Overnight shift

I am still thinking about the overnight shift i did to kickstart the new year. Truth be told, i am really happy i did that shift. Initially, i was slightly hesitant in agreeing to work that shift given i have never worked alone before, and worse being the only doctor in an 80 bed hospital. I was really worried about encountering an incident that would destroy my self-confidence and break my spirit which would ultimately see me leave the profession permanently. But the other part of me was quite excited about the challenge, and i wanted to know how competent i was and if i could function in stressful situations.

I am glad a good outcome materialized from that night. My confidence has taken a boost and i now know that my first step into the medical working world as a junior doctor has been consolidated and i am ready to move on to the next level of learning and challenges. And it all came down to that laceration on someone’s sole.

It was the second proper suturing i had done since graduating from medical school, and one on a  sober normal human being. My first, was having to suture a massively deep laceration on a drunkard’s forehead. He was so intoxicated he did not feel any pain at all, and really did not care about the aesthetic value. Besides, it was also my first time suturing on the foot and discovering how tough the sole can be and how fast my suture needle can be blunted. The thing that really decided how that night went (the factor that decide if i should call the consultant in to help) was the fact that quite a bit of the skin was torn off and i was actually having trouble closing the wound without the underlying fat tissue poking out.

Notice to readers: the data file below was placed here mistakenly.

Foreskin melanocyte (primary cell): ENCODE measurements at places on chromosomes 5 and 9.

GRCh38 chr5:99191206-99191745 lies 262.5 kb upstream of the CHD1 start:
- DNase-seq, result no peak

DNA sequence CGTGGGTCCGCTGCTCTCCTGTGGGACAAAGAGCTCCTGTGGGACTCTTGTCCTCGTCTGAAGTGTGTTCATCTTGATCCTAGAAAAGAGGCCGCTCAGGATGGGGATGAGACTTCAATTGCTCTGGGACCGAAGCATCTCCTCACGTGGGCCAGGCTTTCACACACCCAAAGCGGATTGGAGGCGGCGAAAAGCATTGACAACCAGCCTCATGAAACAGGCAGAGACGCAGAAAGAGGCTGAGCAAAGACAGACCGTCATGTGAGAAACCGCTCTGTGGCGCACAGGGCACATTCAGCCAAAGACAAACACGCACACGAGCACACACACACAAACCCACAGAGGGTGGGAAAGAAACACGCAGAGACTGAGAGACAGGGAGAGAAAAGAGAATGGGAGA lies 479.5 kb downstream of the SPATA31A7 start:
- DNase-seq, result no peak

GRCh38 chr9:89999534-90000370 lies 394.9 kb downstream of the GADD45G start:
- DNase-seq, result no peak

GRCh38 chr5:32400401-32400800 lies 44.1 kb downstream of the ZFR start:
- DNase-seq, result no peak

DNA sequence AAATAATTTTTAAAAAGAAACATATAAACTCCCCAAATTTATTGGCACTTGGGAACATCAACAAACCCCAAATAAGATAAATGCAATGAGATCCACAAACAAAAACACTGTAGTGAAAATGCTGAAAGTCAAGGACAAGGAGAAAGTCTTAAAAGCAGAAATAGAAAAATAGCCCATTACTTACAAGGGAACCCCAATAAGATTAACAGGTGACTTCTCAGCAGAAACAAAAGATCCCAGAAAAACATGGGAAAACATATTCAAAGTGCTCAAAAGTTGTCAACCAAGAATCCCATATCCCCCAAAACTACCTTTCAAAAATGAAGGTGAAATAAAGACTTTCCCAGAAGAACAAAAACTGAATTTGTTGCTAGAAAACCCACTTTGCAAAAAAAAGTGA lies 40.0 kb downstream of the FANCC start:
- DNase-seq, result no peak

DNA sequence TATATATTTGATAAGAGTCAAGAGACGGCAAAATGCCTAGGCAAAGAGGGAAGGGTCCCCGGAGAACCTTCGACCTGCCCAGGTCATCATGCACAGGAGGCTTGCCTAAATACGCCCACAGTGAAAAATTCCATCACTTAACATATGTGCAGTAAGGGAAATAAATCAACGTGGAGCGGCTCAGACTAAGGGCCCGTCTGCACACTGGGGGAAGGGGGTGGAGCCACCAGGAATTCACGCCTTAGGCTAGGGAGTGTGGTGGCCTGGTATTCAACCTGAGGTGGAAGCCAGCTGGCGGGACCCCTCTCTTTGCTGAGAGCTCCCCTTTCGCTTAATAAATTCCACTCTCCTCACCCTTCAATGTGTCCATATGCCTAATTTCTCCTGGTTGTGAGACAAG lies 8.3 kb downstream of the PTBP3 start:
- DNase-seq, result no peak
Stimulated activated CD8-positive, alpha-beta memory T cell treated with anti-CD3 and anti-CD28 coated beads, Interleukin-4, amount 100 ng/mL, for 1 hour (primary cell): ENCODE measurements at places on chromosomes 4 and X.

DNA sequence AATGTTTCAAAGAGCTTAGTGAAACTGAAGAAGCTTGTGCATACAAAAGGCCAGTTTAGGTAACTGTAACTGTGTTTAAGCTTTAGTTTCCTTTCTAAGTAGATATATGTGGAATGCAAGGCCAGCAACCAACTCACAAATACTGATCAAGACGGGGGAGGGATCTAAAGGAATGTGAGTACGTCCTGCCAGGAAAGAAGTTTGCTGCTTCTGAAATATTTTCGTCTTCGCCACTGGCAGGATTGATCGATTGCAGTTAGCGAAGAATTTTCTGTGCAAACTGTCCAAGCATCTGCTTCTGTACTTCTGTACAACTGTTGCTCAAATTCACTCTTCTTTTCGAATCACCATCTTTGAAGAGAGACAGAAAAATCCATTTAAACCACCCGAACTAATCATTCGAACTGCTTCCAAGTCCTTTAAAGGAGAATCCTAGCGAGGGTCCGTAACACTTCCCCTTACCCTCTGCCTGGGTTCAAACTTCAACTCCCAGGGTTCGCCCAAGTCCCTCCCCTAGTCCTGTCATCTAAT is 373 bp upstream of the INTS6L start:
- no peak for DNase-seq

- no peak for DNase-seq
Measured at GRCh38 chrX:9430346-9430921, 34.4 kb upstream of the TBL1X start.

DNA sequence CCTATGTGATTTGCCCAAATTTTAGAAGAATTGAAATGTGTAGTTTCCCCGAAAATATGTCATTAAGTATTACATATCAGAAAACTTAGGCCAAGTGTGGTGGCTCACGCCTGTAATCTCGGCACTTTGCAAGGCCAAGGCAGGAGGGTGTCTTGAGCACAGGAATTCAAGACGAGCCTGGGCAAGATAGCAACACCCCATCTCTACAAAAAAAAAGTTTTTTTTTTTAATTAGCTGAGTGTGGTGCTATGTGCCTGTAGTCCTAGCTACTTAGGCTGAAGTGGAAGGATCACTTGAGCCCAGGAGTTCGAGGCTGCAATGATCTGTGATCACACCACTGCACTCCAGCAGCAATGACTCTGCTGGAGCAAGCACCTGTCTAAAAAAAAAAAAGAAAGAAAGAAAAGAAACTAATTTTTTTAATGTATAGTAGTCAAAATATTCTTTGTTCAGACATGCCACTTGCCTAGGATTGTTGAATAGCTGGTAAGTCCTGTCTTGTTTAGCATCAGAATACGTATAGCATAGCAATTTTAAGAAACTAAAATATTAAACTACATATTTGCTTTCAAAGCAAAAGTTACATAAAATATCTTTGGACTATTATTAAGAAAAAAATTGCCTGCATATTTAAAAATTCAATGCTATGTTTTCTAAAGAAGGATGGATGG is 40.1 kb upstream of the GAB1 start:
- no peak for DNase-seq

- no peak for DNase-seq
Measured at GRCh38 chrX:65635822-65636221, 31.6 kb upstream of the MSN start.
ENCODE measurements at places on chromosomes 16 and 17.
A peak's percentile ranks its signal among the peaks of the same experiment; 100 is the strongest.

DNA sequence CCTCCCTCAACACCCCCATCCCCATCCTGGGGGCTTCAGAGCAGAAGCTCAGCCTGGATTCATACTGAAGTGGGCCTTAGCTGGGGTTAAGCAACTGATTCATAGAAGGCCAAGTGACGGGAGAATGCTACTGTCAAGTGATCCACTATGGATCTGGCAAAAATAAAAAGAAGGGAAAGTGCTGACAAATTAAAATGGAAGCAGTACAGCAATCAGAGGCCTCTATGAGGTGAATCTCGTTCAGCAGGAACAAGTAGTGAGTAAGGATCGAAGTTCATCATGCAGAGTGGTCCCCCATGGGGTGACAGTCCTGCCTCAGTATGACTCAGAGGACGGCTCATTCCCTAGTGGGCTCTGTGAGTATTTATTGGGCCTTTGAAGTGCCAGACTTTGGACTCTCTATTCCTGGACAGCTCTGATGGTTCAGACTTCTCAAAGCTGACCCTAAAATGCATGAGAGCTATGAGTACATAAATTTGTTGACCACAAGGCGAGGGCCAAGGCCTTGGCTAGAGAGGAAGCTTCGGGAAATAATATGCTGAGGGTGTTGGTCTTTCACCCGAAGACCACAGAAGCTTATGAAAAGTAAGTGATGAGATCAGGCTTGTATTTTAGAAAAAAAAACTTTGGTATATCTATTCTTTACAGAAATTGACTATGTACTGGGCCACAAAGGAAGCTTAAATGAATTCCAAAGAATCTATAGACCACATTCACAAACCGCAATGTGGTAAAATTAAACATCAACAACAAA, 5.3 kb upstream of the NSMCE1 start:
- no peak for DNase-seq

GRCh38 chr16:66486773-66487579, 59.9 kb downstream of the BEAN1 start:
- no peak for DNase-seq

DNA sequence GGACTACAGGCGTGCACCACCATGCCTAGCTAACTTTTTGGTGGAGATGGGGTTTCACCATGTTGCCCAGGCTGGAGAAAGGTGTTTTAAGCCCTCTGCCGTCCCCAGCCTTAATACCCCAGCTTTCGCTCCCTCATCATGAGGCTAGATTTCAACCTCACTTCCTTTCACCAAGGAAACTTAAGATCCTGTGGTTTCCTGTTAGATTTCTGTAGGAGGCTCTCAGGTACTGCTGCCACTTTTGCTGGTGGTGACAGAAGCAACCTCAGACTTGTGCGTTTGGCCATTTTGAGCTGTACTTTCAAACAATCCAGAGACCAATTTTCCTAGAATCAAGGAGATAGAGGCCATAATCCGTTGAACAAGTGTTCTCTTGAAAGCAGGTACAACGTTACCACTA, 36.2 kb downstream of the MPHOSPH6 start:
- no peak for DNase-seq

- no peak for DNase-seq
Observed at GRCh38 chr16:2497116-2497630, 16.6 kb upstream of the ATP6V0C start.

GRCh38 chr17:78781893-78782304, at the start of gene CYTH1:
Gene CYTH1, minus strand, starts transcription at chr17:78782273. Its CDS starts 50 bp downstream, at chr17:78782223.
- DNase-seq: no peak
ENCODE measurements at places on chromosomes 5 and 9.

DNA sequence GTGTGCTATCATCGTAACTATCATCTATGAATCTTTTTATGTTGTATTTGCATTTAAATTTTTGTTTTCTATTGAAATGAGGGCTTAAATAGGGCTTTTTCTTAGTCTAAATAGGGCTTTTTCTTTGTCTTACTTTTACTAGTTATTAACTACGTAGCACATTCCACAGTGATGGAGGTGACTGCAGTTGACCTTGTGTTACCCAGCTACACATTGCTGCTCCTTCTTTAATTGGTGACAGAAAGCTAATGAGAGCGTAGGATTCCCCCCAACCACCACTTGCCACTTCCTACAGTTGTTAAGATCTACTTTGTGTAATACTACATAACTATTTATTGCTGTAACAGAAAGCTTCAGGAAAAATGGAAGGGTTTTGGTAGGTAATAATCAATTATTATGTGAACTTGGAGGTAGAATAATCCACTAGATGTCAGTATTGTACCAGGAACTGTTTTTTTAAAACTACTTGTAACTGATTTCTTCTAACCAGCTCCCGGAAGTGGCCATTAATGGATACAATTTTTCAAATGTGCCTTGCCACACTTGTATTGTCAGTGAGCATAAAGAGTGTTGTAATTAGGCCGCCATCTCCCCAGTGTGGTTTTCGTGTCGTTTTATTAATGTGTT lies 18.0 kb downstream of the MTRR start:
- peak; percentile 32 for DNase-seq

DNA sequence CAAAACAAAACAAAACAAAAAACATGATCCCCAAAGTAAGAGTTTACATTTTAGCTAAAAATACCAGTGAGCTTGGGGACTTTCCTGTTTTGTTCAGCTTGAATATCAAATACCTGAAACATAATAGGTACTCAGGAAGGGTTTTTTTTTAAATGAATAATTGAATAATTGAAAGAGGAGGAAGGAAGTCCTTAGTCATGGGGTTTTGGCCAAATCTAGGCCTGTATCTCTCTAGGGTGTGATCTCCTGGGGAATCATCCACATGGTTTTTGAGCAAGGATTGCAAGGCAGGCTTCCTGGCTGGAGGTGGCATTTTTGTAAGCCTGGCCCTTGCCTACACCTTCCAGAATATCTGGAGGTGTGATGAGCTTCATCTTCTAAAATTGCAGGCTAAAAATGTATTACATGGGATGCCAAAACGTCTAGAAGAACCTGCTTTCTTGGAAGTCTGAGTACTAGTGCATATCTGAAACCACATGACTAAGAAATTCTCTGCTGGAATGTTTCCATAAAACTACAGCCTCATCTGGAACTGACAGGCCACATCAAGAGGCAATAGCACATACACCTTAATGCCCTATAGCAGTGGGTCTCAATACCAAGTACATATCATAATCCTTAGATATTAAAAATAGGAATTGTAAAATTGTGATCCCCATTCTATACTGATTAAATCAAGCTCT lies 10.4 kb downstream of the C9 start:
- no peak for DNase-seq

All the while i was suturing this patient’s foot, the entire family was chatting around me and the nurses kept popping their heads in to see if i was done because believe it or not, there was yet another laceration waiting for me. And whilst i was internally debating how the hell i can close the wound without putting too much pressure on the sutures, this little voice in my head kept whispering that i should perhaps call the consultant for help.

In the end, what saved me was my 20 weeks of surgical rotation that i had slogged through. I bit the bullet and snipped the underlying pesky fat globules off. I was thankfully not adverse to snipping peoples’ fat off thanks to the barbaric actions of the surgeons i have witnessed. And funnily i was also hesitant because i wondered fleetingly if i would be causing additional pain to the patient. It really was illogical. After that i could close the wound properly and it finally met my expectations (which i also know can be quite high – sometimes what i regard as horrible is actually deemed “not bad” by my superiors), and the patient’s family was quite happy with the outcome.

So that was all good. And i guess the icing on the cake was this morning when i went to the ward and resumed my normal duties (i.e. ward rounds), the head nurse told me that whatever i did on my shift was pretty good as the consultant was apparently commending me and felt i was pretty competent.

So, yay!

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